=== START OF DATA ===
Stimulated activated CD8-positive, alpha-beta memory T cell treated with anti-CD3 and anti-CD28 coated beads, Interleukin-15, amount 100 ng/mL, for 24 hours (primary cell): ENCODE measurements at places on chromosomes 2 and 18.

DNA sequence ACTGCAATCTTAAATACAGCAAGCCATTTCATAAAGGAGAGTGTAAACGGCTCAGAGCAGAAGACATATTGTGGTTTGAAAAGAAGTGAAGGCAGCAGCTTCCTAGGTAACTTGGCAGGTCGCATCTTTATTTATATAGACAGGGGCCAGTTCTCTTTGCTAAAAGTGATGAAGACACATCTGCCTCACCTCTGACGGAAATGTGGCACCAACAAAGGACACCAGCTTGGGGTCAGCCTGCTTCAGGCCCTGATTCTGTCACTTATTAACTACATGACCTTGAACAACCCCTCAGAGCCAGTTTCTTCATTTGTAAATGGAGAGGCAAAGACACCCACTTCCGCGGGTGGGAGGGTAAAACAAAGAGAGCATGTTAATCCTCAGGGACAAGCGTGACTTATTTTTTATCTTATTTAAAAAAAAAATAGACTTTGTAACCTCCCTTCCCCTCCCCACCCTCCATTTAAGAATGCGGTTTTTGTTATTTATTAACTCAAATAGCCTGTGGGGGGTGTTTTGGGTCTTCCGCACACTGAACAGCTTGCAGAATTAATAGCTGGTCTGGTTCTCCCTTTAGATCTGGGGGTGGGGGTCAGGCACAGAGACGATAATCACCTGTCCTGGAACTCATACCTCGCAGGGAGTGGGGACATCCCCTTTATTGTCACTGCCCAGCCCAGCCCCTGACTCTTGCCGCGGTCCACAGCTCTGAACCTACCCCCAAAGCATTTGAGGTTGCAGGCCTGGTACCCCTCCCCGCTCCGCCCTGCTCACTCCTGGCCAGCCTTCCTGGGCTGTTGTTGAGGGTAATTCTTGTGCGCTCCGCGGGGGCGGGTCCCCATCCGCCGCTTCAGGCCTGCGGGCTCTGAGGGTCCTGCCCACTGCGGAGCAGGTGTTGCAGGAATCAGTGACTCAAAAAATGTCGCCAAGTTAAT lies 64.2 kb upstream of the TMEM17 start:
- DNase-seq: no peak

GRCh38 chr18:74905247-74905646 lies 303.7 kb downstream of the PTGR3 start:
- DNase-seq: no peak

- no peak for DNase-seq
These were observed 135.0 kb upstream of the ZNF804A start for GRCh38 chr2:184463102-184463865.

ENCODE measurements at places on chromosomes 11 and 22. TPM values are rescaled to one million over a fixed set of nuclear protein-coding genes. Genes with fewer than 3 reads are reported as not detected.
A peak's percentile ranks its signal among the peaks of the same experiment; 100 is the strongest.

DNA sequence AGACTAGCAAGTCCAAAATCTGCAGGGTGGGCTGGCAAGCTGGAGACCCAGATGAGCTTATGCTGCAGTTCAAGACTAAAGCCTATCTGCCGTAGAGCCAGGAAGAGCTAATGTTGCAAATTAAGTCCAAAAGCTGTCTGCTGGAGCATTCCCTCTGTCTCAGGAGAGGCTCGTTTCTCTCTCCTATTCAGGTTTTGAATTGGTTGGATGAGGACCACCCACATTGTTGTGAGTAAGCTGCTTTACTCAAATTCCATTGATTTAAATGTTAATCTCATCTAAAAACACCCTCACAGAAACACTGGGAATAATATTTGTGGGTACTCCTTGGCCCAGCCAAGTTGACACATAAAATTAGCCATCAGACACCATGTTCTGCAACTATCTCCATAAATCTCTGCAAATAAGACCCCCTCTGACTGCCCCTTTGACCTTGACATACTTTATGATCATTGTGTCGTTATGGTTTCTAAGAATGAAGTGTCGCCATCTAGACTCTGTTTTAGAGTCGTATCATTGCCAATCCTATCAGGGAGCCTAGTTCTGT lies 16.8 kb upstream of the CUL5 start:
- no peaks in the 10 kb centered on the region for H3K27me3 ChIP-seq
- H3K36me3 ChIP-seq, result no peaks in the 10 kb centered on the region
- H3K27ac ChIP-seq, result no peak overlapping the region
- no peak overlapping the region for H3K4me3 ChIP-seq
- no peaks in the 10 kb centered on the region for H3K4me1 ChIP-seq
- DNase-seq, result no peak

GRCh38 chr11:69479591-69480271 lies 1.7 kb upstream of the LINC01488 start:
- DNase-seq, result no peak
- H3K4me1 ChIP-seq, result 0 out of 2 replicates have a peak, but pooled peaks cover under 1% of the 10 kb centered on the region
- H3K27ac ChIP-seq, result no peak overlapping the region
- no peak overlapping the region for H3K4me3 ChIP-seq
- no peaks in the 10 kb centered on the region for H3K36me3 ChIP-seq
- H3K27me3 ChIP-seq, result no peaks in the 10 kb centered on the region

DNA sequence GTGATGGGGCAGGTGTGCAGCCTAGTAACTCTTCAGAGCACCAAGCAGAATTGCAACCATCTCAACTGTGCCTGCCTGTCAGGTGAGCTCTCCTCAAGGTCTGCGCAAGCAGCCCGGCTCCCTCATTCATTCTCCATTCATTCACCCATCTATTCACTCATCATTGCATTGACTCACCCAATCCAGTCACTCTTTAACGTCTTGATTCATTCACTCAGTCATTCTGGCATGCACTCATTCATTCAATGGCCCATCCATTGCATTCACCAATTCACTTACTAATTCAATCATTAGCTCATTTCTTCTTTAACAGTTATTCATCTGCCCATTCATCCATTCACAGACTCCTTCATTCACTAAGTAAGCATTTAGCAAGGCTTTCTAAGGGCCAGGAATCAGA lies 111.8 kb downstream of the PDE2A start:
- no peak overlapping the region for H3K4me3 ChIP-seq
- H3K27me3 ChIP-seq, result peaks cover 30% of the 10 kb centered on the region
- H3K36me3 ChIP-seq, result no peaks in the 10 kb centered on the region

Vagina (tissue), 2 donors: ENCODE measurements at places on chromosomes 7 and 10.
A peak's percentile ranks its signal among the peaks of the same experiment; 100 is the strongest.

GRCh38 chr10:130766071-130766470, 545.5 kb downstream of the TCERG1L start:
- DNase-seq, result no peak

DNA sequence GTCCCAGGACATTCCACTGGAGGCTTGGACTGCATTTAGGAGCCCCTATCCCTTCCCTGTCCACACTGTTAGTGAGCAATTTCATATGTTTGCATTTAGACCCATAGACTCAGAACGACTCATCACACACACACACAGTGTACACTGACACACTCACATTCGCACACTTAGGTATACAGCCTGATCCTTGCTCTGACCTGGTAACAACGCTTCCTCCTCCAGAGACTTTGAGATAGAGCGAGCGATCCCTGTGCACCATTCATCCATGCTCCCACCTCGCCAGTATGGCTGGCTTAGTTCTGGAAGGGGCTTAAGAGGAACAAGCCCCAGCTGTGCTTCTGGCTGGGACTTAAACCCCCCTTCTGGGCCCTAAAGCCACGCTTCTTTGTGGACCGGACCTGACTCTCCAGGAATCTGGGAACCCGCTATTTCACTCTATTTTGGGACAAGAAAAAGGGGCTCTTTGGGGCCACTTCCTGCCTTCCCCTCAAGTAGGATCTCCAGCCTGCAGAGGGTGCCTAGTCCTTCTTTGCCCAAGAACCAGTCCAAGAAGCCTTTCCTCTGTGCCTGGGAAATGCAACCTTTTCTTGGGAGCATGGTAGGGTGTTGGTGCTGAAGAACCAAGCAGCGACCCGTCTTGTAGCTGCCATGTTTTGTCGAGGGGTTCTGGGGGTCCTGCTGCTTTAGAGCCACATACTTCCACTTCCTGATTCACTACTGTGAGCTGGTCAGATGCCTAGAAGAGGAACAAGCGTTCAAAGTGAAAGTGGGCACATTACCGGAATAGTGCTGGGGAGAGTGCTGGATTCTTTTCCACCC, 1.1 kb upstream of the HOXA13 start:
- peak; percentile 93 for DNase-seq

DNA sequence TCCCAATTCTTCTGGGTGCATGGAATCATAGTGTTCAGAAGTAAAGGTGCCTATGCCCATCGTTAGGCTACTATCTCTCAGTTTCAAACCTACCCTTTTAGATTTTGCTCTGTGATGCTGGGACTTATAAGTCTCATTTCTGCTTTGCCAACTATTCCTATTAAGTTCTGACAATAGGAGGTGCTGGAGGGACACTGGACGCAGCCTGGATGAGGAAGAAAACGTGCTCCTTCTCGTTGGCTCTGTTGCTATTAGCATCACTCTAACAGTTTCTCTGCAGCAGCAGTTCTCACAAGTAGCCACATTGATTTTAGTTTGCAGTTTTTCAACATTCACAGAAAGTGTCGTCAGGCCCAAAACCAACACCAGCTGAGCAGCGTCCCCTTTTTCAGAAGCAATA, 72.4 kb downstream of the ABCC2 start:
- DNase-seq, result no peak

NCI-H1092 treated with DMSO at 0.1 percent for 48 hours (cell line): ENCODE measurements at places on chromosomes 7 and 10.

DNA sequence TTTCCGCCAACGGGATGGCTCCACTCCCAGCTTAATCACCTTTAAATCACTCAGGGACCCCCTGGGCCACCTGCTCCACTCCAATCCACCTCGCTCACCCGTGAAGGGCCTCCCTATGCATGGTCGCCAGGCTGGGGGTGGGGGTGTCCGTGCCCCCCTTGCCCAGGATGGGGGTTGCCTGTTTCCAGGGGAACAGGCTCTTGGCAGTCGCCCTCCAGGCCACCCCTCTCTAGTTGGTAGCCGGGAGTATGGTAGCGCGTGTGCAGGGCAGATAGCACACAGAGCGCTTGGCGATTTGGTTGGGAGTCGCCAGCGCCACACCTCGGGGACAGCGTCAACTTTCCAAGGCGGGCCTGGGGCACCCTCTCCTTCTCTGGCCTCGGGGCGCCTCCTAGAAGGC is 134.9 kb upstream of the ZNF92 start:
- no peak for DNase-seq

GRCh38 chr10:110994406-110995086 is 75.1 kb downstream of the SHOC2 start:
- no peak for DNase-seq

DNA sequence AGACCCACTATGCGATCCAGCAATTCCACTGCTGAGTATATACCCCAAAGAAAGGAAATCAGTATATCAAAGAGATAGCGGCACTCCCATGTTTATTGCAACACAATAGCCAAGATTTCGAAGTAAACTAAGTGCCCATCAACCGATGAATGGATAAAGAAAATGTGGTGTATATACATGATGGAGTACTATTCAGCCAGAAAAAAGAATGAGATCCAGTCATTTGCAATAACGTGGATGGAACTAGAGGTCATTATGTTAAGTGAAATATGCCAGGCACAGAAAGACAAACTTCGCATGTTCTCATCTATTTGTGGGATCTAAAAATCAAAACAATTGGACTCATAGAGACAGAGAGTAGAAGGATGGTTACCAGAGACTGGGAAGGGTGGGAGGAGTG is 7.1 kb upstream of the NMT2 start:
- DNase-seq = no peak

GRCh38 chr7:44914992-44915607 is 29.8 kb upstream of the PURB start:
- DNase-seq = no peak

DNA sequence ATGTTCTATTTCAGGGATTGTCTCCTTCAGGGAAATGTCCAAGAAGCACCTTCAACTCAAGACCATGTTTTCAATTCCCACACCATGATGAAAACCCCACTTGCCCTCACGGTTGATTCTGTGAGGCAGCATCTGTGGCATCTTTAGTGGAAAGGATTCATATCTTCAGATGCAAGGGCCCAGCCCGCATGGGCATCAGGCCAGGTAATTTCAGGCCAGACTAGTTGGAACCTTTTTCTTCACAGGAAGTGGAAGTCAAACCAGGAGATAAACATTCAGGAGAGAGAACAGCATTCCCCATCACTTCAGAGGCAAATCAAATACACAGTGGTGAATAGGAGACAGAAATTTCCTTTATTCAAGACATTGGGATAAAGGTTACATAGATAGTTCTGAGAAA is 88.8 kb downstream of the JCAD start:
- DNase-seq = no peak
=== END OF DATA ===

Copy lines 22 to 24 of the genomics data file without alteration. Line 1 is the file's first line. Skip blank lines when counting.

- no peaks in the 10 kb centered on the region for H3K36me3 ChIP-seq
- H3K27me3 ChIP-seq, result no peaks in the 10 kb centered on the region

DNA sequence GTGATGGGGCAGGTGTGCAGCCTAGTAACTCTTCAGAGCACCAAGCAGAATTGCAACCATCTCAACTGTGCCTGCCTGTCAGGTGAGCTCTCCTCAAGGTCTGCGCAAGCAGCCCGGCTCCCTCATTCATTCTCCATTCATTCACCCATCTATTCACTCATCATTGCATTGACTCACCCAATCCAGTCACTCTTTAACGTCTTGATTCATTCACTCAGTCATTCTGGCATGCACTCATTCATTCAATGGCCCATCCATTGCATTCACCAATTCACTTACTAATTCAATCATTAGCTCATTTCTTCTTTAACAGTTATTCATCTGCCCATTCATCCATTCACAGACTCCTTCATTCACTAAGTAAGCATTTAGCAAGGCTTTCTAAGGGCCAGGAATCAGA lies 111.8 kb downstream of the PDE2A start: